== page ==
Accept No Substitutes, There Is Only One Genuine Charitable Giving Forecast

The Indiana University Lilly School of Philanthropy has just released its Philanthropy Outlook for 2015 and 2016. These are the same folks that give you Giving USA each year.

According to the report, this is an econometric model used to forecast charitable giving for the next two years. Like the annual Giving USA estimate, this new forecast provides no real utility and by its own admission will miss significant events that have an impact on giving.

Frankly, I am not sure why money and time was devoted to creating this when it is in no way an improvement or enhancement to what already exists.

The Atlas of Giving has been providing a reliable giving forecast since 2011. Unlike the IU report, the Atlas of Giving forecast is updated monthly because events like stock market corrections, 911 type events, and natural disasters have a significant impact on giving. Any good forecast needs to be updated regularly. Just ask the National Weather Service.

The Atlas of Giving forecast contains monthly data for next month, the next 3 months, the next 6 months, the next 12 months, and for the calendar year. The forecast includes actionable monthly forecast data for 9 giving sectors, 4 sources of gifts, and for 50 states. The Atlas of Giving forecast is updated monthly and is made available at no charge through www.atlasofgiving.com. The accuracy of the Atlas of Giving forecast is fantastic. Like any forecast, the accuracy of the Atlas forecast declines as the forecast period increases. Here are the actual measured accuracy numbers for the Atlas of Giving:
accuracy
The IU Philanthropy Outlook will only be updated annually and only includes a gross forecast for total US giving with some basic information about the four sources of gifts. It contains no actionable monthly data, no data about giving sectors, no geographic data and has no way to account for major economic events, disaster events, and political events. Why is this important? Consider the year 2001. That year was shaping up to be a fine year for giving until the horrific events of September 11 unfolded. Following this cataclysm, giving to non-disaster related causes virtually dried up for 6 months. This had a very significant impact on 2001 and 2002 giving totals. The IU forecast is not equipped to adjust to this kind of event. The Atlas of Giving is updated monthly for precisely this kind of scenario.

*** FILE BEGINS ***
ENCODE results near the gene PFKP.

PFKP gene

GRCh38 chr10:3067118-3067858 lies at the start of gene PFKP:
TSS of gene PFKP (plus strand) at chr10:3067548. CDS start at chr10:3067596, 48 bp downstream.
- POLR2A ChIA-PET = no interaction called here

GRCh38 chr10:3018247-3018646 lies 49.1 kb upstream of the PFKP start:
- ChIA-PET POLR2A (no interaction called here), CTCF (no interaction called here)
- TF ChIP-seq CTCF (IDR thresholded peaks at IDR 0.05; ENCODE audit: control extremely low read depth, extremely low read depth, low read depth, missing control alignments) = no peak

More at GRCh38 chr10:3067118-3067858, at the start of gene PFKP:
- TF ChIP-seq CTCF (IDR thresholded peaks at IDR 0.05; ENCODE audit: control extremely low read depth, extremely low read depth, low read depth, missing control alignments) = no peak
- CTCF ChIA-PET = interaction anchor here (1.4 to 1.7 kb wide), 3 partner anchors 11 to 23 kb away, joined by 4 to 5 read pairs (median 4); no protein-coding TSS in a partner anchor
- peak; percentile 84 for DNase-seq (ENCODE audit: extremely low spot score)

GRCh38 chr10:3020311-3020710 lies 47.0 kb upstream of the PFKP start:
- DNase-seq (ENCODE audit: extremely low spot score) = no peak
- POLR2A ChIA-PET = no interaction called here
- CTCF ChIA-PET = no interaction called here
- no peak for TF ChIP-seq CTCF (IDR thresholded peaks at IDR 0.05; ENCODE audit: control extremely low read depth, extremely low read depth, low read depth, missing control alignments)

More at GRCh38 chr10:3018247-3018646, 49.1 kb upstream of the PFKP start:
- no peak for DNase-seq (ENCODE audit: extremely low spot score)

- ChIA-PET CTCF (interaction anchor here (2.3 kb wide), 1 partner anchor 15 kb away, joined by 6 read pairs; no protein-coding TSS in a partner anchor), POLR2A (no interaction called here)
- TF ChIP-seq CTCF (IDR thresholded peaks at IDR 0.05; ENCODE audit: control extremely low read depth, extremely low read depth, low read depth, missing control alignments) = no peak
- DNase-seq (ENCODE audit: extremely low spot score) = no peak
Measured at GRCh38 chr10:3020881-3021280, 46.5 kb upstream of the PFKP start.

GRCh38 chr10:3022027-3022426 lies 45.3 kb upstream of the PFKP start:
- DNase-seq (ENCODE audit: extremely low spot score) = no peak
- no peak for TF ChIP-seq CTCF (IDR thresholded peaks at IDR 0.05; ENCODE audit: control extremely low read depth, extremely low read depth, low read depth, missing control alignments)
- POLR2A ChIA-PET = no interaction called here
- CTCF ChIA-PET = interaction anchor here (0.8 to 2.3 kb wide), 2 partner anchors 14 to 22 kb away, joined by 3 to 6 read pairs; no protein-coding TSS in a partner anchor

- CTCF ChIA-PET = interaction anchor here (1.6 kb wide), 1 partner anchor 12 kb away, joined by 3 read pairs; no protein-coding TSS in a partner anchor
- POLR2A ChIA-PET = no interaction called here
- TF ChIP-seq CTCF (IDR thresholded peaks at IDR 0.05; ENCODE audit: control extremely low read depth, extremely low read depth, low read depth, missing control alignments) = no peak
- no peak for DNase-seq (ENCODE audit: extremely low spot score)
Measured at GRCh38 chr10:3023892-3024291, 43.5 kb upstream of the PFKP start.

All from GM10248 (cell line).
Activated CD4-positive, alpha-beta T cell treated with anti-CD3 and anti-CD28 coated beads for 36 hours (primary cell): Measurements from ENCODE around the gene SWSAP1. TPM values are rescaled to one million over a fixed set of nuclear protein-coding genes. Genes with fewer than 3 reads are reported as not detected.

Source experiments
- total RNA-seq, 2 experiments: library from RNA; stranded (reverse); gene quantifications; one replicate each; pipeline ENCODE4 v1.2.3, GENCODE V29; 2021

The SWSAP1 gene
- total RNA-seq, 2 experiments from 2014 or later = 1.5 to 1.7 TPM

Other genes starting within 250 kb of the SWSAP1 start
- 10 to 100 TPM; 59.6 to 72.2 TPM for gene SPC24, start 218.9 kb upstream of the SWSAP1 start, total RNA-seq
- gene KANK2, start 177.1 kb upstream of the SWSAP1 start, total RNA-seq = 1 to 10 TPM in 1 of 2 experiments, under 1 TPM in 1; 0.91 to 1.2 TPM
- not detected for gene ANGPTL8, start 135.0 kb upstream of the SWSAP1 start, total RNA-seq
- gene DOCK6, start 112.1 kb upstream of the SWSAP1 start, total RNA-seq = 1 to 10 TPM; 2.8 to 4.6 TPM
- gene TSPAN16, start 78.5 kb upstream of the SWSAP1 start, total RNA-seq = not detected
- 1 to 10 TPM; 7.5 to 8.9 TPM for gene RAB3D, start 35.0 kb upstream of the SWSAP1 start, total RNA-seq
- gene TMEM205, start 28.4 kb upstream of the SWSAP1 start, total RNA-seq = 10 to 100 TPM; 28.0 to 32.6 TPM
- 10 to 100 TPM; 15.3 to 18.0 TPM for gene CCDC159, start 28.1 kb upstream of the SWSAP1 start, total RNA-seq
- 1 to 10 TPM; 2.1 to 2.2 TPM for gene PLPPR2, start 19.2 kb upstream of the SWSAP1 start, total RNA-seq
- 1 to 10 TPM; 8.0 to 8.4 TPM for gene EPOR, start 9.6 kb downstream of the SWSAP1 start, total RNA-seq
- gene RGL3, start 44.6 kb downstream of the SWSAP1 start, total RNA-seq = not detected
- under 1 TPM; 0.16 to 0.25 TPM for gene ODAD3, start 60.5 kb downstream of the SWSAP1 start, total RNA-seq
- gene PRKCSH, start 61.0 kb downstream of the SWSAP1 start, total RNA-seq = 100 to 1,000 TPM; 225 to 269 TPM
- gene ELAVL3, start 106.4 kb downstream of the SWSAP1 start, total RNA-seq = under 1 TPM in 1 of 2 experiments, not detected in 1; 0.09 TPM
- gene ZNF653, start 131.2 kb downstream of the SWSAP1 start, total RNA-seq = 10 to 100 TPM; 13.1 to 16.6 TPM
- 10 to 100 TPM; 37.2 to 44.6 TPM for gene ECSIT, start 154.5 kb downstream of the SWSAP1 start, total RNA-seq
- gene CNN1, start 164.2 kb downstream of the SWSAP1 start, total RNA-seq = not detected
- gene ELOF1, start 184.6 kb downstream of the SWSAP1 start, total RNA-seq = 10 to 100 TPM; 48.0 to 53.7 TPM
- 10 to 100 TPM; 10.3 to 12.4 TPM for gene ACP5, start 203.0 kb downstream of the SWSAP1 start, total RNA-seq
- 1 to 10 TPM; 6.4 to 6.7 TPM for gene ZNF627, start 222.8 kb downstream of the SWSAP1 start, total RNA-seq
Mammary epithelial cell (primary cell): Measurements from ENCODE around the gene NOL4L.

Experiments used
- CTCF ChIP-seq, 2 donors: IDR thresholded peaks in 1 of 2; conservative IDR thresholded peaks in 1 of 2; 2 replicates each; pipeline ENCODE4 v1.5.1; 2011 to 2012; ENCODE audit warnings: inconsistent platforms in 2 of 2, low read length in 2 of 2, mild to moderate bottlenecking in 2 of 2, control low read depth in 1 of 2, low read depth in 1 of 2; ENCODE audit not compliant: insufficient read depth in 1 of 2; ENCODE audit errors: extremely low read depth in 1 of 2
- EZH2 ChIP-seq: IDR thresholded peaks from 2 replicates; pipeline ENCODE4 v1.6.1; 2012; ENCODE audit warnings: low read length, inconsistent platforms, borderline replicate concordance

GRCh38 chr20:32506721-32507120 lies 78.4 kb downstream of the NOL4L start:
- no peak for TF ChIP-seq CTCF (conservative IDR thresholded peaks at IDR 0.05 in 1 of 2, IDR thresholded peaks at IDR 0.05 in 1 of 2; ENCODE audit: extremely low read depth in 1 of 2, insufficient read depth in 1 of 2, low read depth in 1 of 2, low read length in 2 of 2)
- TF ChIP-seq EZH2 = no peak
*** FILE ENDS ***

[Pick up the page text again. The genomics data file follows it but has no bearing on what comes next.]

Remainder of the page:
Interestingly, I discussed all of this with Alex Daniels, a reporter for the Chronicle of Philanthropy when he called for an interview this morning. But because the Chronicle is so closely aligned with Giving USA, he mentioned none of this in his article.

It is important to consider that for many years, the Chronicle of Philanthropy has featured the annual Giving USA report release each June with extended coverage and has benefited greatly from increased advertising revenues associated with this issue. In order to protect its income stream, the Chronicle of Philanthropy has given the IU Lilly School of Philanthropy and their Giving USA product preferential treatment and is reticent to ask their paramour tough questions. The Chronicle has repeatedly demonstrated its lack of journalistic integrity and ability to be objective when it comes to the Indiana University Lilly School of Philanthropy, Giving USA, and the fundraising consulting firms that keep all of this alive financially and advertise in the Chronicle.

I find it interesting that the IU / Giving USA research team does not include anyone with any significant nonprofit leadership or fundraising experience. They are all credentialed academicians. But of course there is no substitute for real world nonprofit and fundraising experience. I guess the Chronicle of Philanthropy doesn’t see this as a problem since they never ask the IU team or the Giving USA Foundation about it. It is also interesting that there is no mention of this being a part of Giving USA in spite of the fact that the research team is the same for both.

After IU created its model, it conveniently back-checked it against Giving USA total giving data only going back to 2003. I say conveniently because had they gone back to 2000, the model would have completely missed the impact of September 11, 2001 on US giving. However, on page 9 of the Technical appendix of the IU report, their research team acknowledges that the model only works in “normal times”. How’s that for a confidence builder for nonprofit leaders who are making planning decisions based on this information?

Here is a quote from the Technical Appendix… “The model performs quite well through 2007.” (From a 2003 base year) “But the financial crisis of 2008 caused a prolonged substantial decline in the growth rate of actual giving that the model fails to catch.” Really? How many ‘normal’ years are there going to be anyway?

After more than 30 years in the nonprofit sector, I think you can sense my frustration. We created the Atlas of Giving to be a utilitarian benchmarking and planning tool. Our motivation was to increase the effectiveness and efficiency of the nonprofit sector by continually monitoring the velocity and trajectory of US giving in order to enhance budget and fundraising planning with real data. I am having a difficult time understanding why IU and Marts and Lundy, the financial sponsor of this new forecast, find it necessary to create a new forecast with so many inherent shortcomings. It is as if they are dedicated to replacing Apple’s MacBook Pro with the 1981 version of the original IBM PC. Disappointing. Very disappointing.